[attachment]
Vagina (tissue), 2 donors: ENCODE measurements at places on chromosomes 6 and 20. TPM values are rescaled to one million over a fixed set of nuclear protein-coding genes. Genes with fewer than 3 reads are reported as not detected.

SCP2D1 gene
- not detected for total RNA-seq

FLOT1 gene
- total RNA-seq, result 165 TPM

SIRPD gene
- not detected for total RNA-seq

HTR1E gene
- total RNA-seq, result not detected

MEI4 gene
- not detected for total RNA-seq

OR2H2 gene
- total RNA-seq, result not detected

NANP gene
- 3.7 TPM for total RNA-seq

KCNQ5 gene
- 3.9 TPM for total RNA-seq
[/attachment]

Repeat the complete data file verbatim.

Vagina (tissue), 2 donors: ENCODE measurements at places on chromosomes 6 and 20. TPM values are rescaled to one million over a fixed set of nuclear protein-coding genes. Genes with fewer than 3 reads are reported as not detected.

SCP2D1 gene
- not detected for total RNA-seq

FLOT1 gene
- total RNA-seq, result 165 TPM

SIRPD gene
- not detected for total RNA-seq

HTR1E gene
- total RNA-seq, result not detected

MEI4 gene
- not detected for total RNA-seq

OR2H2 gene
- total RNA-seq, result not detected

NANP gene
- 3.7 TPM for total RNA-seq

KCNQ5 gene
- 3.9 TPM for total RNA-seq